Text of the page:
Mumbai: After two weeks of power cuts ranging from two to 10 hours in many areas barring Mumbai, Maharashtra finally achieved ‘zero’ load-shedding on April 28, Energy Minister Nitin Raut said here on Saturday April 30.
From April 14, the state had experienced a shortfall of around 1,700 megawatt (MW) which necessitated the load-shedding in many areas, sparking an uproar as the state reels under an unprecedented heat wave, said an official from the Energy Department.
“However, the state has been able to bridge the gap and satisfy the full demand of 28,276-MW power from its 2.89 crore consumers across different categories. This was possible by buying electricity at higher rates from the markets and other measures,” Maharashtra State Electricity Workers Federation President, Mohan Sharma said.
Minister Raut said that since April 28, there has been no load-shedding, making it the only state among those hit by coal shortages to achieve the mark in just 14 days.
On April 27, the MSEWF had slammed the Centre for what it alleged were wrong policies that resulted in an ‘artificial’ power shortage in over a dozen states in India, first highlighted by IANS (April 27).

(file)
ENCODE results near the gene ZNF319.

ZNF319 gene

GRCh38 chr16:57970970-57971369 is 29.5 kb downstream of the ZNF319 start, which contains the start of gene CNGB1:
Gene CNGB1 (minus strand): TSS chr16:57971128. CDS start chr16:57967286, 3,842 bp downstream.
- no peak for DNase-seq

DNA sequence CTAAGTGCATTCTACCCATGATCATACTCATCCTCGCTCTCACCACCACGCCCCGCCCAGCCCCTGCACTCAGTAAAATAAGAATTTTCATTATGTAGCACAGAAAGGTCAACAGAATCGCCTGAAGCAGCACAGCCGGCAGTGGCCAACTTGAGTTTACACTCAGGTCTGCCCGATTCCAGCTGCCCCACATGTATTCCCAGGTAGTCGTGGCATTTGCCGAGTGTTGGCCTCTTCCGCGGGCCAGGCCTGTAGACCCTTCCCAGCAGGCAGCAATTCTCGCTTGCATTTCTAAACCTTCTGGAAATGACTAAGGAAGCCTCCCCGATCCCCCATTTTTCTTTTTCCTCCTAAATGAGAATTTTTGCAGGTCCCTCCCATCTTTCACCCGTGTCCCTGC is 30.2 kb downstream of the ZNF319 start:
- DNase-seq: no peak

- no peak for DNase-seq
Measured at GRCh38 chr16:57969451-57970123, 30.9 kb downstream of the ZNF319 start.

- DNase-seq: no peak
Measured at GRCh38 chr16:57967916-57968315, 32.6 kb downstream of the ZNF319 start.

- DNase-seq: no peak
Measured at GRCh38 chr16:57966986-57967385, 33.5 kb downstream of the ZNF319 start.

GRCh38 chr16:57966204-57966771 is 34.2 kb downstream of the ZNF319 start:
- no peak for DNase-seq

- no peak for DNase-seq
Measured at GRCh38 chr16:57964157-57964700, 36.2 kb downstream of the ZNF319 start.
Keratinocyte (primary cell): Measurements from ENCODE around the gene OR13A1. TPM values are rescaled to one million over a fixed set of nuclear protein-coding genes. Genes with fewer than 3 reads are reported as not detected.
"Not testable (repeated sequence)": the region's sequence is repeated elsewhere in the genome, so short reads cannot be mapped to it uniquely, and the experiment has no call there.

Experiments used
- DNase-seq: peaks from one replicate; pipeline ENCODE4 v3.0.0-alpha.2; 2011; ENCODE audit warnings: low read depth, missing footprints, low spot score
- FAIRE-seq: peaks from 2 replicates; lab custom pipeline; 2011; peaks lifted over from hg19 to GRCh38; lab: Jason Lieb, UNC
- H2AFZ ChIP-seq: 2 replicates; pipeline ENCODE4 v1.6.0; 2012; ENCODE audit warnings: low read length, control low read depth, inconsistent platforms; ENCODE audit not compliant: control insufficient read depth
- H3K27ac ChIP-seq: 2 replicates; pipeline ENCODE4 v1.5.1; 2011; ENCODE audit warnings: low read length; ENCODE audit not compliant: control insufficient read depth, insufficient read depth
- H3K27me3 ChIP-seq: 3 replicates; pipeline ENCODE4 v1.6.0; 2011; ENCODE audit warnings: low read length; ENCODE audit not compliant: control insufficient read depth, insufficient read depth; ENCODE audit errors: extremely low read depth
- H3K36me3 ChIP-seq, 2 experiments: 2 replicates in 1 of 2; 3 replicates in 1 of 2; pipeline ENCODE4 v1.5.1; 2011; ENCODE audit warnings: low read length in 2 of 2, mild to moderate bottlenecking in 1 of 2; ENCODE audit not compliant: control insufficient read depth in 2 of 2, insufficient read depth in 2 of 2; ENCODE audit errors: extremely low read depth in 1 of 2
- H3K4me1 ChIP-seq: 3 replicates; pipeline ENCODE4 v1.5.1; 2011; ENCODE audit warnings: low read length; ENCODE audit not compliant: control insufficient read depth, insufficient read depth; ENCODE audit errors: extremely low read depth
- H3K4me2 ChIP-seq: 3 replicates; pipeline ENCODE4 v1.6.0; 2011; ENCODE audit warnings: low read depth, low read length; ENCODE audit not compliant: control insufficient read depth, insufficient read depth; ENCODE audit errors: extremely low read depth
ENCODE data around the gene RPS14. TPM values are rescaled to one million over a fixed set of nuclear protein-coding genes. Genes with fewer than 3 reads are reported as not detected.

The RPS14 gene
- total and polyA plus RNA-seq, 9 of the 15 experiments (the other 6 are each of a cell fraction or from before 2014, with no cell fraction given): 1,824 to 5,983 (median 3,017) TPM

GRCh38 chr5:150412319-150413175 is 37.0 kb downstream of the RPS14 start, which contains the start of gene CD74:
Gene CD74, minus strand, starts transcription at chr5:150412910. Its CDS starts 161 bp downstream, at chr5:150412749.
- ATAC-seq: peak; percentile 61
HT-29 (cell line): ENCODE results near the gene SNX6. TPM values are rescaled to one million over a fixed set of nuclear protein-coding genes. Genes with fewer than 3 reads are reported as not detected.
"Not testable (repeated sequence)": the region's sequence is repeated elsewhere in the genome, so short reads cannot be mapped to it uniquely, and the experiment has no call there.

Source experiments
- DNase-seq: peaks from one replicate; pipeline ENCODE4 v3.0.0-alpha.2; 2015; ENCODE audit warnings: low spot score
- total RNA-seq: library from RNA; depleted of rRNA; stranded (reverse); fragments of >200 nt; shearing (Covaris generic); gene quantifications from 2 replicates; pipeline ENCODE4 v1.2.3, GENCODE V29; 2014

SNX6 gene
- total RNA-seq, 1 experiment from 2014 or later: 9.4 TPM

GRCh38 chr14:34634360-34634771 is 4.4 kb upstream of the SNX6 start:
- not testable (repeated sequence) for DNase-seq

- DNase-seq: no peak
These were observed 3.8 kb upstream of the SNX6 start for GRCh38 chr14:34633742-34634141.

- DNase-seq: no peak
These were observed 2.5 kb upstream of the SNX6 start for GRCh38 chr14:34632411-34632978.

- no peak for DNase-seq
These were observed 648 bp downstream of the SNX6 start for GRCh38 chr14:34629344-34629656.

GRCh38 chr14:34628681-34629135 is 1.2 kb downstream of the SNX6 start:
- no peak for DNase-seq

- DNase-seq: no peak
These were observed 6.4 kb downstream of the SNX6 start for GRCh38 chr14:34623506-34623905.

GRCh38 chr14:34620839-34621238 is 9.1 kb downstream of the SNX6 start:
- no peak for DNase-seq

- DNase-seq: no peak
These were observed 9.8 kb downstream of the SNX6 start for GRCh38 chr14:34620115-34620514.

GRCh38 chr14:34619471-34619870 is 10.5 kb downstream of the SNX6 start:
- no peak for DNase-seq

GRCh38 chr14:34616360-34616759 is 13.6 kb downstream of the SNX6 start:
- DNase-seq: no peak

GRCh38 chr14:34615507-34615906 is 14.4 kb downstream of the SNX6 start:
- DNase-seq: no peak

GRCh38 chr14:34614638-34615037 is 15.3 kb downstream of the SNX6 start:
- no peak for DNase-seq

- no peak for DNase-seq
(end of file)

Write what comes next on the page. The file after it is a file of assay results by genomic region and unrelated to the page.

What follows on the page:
The opposition Congress on Friday reacted sharply to this by blaming the Centre for not making arrangements to transport coal to the power plants thereby leading to the ‘man-made’ power shortage crisis at the height of summer.
“Today the situation is that there are coal plants with 72,000-MW lying barren due to non-availability of coal. It’s not that there is no coal in the country, it is available, but Prime Minister Narendra Modi doesn’t think it is necessary to transport it to the plants,” Congress spokesperson Gourav Vallabh said.
He said that India is capable enough of producing electricity and also has raw material too, but the Prime Minister cannot even transport coal from the mines to power plants to help generate power.
As the heatwave tightened its grip the state, many parts of Maharashtra particularly the hinterlands, baked with the mercury scorching at Jalgaon, Chandrapur (46 degrees), Akola, Wardha, Yavatmal and Ahmednagar (45 degrees), Amravati, Nagpur and Parbhani (44 degrees).
As per the latest official data, the worst-hit states due to load-shedding are Rajasthan, Haryana, Punjab, Uttar Pradesh, Bihar and Madhya Pradesh, with maximum power shortages running into double-digits.
Next in the list are Chhattisgarh, Jharkhand, Jammu and Kashmir, Odisha, Kerala and Andhra Pradesh reporting medium power shortfall running into single digits.
In the bottom order are Assam, Uttarakhand, Meghalaya and Himachal Pradesh with low shortages.